BBC terms bus bomb planner claimed as a member by 2 terror groups ‘militant’

On October 22nd 2013 a report titled “Wanted Palestinian militant killed in West Bank raid” appeared on the Middle East page of the BBC News website. The article has undergone some changes since its initial publication. 

Assi Bil'in

Assi Bil'in v 2

Relating to the death of Palestinian Islamic Jihad member Mohammad Assi who was killed during a firefight with Israeli soldiers on the morning of the same day, the article’s title and opening paragraph both use the BBC’s standard euphemistic description of members of Palestinian terrorist organizations.

“A Palestinian militant has been shot dead by Israeli troops in the West Bank, the Israeli army has said.” [emphasis added]

The rest of the report is reasonable, describing the incident itself and the reason behind the attempt to arrest Assi.

“Mohammad Assi, a member of Islamic Jihad, was killed during a gunfight near the village of Bilin, army spokesman Lt Col Peter Lerner said.

Assi reportedly exchanged fire for several hours with the soldiers from a cave after escaping an arrest raid.

He was suspected of planning a bomb attack on a bus in Tel Aviv on 21 November 2012 that injured 29 people.”

A spelling mistake appears at the end of the seventh paragraph.


However, two later developments have not been added to the BBC report.

In addition to the PIJ statement claiming Assi as one of its members, Hamas also claimed him as a member of its ‘al Qassam’ brigades on its website.

Hamas also released a statement claiming responsibility for the November 21st 2102 terror attack on a bus in Tel Aviv.  

So here’s a question: how many internationally recognized terror organisations have to claim a person as one of their members before the BBC will stop euphemistically describing him as a “militant”? 

BBC showcases convicted anti-Israel activist in context-free illustration

On July 31st 2013 an article by Bethany Bell titled “Scepticism all round amid renewed Mid-East peace talks” appeared in the ‘Features & Analysis’ section on the Middle East Page of the BBC News website.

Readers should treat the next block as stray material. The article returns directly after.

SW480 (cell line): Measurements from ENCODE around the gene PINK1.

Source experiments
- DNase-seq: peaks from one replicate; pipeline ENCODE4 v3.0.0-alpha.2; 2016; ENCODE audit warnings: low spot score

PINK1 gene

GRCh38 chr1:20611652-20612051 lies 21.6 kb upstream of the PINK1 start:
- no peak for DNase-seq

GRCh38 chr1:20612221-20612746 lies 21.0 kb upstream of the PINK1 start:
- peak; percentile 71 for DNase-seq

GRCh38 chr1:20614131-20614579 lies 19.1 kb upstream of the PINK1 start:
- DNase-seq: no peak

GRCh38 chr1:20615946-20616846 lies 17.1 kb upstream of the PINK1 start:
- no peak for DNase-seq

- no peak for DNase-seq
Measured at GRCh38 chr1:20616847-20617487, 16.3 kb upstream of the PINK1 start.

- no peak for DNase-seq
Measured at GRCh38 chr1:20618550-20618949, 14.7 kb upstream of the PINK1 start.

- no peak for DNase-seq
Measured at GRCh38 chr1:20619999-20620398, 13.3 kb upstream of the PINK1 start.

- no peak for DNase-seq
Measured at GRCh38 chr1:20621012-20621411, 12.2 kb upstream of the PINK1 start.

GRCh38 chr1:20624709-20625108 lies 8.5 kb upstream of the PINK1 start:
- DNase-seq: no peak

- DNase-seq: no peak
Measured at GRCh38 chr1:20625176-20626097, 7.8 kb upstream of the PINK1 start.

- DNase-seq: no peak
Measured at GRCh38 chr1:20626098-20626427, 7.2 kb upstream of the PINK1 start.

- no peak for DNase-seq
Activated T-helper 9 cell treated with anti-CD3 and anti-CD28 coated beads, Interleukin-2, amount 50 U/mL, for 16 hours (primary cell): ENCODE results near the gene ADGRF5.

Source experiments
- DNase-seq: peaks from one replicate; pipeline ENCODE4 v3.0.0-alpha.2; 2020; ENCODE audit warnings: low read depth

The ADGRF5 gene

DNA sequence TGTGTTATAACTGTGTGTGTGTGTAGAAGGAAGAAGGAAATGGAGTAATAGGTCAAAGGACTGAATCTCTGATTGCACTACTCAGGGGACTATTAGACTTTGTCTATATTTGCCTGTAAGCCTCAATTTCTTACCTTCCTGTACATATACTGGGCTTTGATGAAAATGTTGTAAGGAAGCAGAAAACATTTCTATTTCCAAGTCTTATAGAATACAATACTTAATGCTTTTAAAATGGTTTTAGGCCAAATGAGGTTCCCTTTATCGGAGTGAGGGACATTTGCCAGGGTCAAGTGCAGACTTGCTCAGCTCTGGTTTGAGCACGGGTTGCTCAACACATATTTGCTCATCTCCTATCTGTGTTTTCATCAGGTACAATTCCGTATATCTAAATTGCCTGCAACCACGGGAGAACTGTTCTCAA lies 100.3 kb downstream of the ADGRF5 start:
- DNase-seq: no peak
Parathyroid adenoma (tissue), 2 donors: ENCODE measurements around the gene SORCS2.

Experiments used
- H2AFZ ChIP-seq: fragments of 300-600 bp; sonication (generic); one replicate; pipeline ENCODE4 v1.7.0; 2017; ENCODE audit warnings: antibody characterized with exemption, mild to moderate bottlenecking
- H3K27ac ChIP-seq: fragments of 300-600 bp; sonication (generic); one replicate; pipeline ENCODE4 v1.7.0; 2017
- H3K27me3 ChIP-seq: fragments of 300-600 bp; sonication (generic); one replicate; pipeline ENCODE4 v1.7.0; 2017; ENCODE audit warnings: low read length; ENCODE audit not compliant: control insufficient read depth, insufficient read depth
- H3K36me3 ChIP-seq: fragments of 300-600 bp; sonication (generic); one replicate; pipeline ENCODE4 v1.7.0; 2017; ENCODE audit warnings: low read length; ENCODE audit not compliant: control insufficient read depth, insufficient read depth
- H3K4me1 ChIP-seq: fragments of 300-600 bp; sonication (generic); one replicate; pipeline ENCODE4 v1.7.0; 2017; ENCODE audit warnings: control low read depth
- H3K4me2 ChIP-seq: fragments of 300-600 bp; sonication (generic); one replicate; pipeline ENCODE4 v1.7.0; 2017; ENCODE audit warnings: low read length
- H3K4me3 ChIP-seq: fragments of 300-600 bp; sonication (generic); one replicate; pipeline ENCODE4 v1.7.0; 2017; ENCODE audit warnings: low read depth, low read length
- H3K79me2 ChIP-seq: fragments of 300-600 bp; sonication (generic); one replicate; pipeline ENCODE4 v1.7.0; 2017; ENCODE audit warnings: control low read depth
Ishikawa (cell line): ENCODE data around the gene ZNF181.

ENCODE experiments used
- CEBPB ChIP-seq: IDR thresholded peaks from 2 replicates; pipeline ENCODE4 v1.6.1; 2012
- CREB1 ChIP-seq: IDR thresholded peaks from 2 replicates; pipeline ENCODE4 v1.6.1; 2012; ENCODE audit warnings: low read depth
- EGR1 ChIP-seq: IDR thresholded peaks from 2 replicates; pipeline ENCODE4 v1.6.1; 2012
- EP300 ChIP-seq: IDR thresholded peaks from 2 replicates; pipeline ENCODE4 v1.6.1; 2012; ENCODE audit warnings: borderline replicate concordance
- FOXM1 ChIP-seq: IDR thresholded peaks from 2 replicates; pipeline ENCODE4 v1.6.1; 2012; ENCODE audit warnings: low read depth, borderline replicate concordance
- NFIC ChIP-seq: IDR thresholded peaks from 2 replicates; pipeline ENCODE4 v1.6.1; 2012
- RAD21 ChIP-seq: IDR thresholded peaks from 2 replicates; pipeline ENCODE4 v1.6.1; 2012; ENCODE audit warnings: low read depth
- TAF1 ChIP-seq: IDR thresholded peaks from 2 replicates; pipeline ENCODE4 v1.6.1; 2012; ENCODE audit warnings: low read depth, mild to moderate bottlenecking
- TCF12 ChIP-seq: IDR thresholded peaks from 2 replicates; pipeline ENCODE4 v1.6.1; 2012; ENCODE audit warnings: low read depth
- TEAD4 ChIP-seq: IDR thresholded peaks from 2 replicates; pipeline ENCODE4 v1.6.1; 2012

F and A Bell article hp

Bell’s article is of little interest, being nothing more than a collection of ‘he said, she said’ beachcombed from other media outlets and hearsay, and with the usual BBC euphemisms used to describe a terrorist organization.

“Many Palestinians are deeply sceptical about the prospects for peace, both in the West Bank, where President Mahmoud Abbas is in power, and in the Gaza Strip, which is controlled by the Islamist group Hamas.” [emphasis added]

To her credit, however, Bell does at least mention the Hamas Charter:

“Under its charter, Hamas is committed to the destruction of Israel. It has repeatedly condemned efforts for peace.”

But what really stands out about this article is the choice of photograph used to illustrate it. 

bell article abu rahma

That picture is over five and a half years old, having been taken in December 2007 in Bil’in.

Source pic abu rahma

The person on the right is prominent anti-Israel campaigner Adib (also spelt Adeeb) Abu Rahma (also spelt Rahmeh) who has played a lead role (literally) in the weekly violent demonstrations in Bil’in and appears extensively in the film ‘Five Broken Cameras’. Abu Rahma’s deliberate, and sometimes violent, provocation of Israeli soldiers guarding the fence at Bil’in is extremely well documented.  

abu rahma 1

abu rahma 2

abu rahma 3

In 2009/10 Abu Rahma – a taxi driver and father of nine who is a member of Bil’in’s ‘Fence Committee’ – spent 18 months in detention after having been convicted of incitement to violence and disturbing the public order, among other things. Ironically, filmed footage of Abu Rahma’s actions – shot by the co-director of ‘Five Broken Cameras’, Emad Burnat – was instrumental in his conviction.

The BBC, however, does not trouble its audiences with the all-important background to this picture: it presents it out of context as a representation of ‘the conflict’, when in fact it is an illustration of Palestinian provocation through amateur dramatics.

But of course what readers are supposed to take away after viewing this BBC-selected image is the simplistic impression of unarmed Palestinian civilians up against armed Israeli soldiers: an impression of an imbalanced conflict. And that is the overall narrative which the BBC promotes in words and by omission, as well as through the use of selected images.